Many things happen in George Clooney’s new independent feature, The Descendants. Set in Hawaii, you might be tempted to think that the movie plays as a moving postcard, a love letter to that most serene and other-worldly of these United States.
That isn’t the case if director Alexander Payne has anything to say about it. He drops his main character, Matt King (George Clooney), into an earthly paradise like Kauai and then proceeds to paint a hellish picture of his circumstances: his wife (Patricia Hastie) is in a coma, his money-worshipping cousins are pressuring him to make a tidy profit on the family property – a gorgeous lot of Hawaiian land – he has been charged to sell, his daughter holds a permanent grudge against her nearly deceased mother, and (to boot) his comatose wife, it turns out, had an affair throughout their marriage.
Kind of a lot for a middle-aged man to handle. And yet.
And yet, Matt seems to relish the hurdles that are thrown in his way, if for no other reason than it grounds him to an earthly reality where he can glorify the shortcomings of his existence and even bask in his glaring, enormous personal flaws. Somehow, that helps him make sense of the often times terrible and disturbing circumstances he finds himself submerged in. The fact that he can accept his circumstances as well as he does, coupled with the fact that he has a unique cadre of relatives and friends to both guide him and lead him astray, makes it easier for Matt to accept the fact that nearly every decision he has made has been the wrong one. It is, after all, a terrible thing to be human. Is there any other form of life that so embodies poor judgment and delayed enlightenment as does our species?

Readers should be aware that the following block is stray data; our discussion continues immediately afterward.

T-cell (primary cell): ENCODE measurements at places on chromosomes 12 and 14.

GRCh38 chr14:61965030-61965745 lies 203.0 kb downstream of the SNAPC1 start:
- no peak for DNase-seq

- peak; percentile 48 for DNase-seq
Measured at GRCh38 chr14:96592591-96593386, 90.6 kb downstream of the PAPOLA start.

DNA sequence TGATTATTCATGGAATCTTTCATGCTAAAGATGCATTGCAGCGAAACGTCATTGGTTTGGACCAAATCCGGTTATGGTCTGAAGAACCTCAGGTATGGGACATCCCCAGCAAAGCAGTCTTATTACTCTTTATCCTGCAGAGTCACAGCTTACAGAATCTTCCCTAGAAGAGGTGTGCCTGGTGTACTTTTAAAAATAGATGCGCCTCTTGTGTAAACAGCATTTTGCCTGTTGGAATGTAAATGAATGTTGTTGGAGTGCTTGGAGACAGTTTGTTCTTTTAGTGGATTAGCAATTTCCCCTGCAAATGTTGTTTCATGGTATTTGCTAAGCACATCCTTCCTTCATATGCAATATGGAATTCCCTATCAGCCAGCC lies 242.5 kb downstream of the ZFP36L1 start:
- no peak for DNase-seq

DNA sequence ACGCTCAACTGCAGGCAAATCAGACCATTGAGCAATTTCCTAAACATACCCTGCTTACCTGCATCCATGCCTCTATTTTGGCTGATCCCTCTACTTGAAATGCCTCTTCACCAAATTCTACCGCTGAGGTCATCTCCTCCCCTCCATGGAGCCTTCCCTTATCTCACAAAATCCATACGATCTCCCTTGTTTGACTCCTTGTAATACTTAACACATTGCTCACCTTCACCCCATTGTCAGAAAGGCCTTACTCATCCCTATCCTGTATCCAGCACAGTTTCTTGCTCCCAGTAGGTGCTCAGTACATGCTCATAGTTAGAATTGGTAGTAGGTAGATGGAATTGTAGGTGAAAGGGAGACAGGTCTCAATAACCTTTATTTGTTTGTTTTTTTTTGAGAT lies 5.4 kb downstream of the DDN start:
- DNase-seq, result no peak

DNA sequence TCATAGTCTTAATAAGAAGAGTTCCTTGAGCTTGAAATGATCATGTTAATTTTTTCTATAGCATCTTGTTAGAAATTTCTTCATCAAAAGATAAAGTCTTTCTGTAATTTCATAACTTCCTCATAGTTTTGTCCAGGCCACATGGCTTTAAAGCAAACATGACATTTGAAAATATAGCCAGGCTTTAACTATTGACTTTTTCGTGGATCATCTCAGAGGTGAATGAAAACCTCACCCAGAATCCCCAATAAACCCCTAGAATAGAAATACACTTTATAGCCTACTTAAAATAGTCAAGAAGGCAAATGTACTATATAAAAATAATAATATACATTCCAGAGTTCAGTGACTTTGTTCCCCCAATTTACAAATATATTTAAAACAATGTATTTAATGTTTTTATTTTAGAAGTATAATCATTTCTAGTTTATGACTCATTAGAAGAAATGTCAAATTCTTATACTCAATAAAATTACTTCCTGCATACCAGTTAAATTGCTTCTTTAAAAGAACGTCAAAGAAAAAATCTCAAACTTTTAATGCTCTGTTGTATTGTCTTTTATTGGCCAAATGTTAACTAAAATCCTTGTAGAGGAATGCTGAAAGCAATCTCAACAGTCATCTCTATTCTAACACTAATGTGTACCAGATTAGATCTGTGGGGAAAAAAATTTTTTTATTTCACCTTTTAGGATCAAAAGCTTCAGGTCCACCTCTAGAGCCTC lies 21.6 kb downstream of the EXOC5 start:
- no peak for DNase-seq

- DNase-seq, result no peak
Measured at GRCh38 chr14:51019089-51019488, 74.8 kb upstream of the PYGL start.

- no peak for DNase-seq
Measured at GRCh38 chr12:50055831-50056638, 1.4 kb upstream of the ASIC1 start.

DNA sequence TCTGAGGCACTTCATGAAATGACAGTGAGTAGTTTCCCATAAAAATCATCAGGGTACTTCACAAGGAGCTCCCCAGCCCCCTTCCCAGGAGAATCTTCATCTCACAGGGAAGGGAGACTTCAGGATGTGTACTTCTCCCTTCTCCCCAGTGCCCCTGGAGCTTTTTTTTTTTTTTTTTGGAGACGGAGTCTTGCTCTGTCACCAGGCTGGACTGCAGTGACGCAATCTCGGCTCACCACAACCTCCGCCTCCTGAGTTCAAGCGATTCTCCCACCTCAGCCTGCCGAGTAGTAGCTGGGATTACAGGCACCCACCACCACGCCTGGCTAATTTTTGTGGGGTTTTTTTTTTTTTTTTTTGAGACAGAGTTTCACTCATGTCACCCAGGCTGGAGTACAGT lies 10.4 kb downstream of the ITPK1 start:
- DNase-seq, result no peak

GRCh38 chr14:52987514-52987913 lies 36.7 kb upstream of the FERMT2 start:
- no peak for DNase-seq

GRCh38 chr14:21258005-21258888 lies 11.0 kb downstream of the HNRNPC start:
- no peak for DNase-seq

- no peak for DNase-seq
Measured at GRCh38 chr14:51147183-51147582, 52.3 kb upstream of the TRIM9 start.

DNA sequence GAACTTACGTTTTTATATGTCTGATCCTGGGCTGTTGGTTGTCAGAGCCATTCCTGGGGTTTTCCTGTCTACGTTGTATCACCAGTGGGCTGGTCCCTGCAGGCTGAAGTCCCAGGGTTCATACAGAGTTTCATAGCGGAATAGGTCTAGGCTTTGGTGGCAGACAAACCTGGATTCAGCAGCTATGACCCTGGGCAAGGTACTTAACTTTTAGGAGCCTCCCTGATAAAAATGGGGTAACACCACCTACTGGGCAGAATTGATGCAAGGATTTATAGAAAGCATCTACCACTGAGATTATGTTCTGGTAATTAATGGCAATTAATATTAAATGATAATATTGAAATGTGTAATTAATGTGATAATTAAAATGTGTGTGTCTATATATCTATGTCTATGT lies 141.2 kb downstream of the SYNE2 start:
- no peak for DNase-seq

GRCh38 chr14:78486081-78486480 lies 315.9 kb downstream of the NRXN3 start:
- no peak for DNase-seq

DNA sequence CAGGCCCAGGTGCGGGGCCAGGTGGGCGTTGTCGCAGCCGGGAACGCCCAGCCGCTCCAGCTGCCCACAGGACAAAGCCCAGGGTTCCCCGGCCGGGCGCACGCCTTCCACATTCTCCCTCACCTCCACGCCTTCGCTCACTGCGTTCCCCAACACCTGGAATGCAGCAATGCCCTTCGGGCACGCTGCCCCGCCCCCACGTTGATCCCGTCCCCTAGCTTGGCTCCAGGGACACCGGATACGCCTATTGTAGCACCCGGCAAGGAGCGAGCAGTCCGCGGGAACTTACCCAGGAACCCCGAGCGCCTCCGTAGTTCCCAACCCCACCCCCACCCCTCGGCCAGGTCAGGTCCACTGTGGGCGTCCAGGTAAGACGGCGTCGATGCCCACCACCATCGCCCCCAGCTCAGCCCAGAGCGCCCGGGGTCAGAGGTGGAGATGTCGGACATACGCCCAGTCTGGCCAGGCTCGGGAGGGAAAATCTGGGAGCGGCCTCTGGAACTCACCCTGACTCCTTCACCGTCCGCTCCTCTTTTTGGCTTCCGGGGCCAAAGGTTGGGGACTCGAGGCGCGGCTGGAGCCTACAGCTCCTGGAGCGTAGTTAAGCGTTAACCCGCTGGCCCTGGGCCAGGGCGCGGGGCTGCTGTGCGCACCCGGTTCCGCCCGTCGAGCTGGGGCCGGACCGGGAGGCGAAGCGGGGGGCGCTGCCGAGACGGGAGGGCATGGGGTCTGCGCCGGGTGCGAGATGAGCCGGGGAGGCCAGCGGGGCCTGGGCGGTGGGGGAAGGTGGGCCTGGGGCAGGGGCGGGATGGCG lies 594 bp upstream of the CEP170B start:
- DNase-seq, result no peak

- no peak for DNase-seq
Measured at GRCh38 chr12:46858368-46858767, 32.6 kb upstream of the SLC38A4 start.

The movie plays exceptionally well, and for my money there isn’t a better one playing in theaters right now. Clooney has never been better, delivering a finely etched performance that rings as true as any in recent memory. Like all Clooney characters, Matt is a bit of a cad, but a vulnerable soul who (like the rest of humanity) is simply trying to survive and make sense of ‘it all’, even when ‘it all’ feels like a nihilistic void of nothingness. The rest of the cast is equally sublime, notably Judy Greer, who plays the other ‘other woman’ in the bizarre twist that consumes Matt’s marital trauma.
Many films released around this time of year portend the miraculous, and aim to satiate our desire for comfort and the familiar with cozy pictures of family togetherness and hearth-side warmth and fuzziness. The Descendants, in spite of the fact that it depicts family life as being almost unbearable – or, perhaps, precisely because of it – ends up painting much the same picture. It’s kind of like the celluloid equivalent of a Joni Mitchell song: highly individualized and specific, yet somehow (dare I say inevitably?) universal.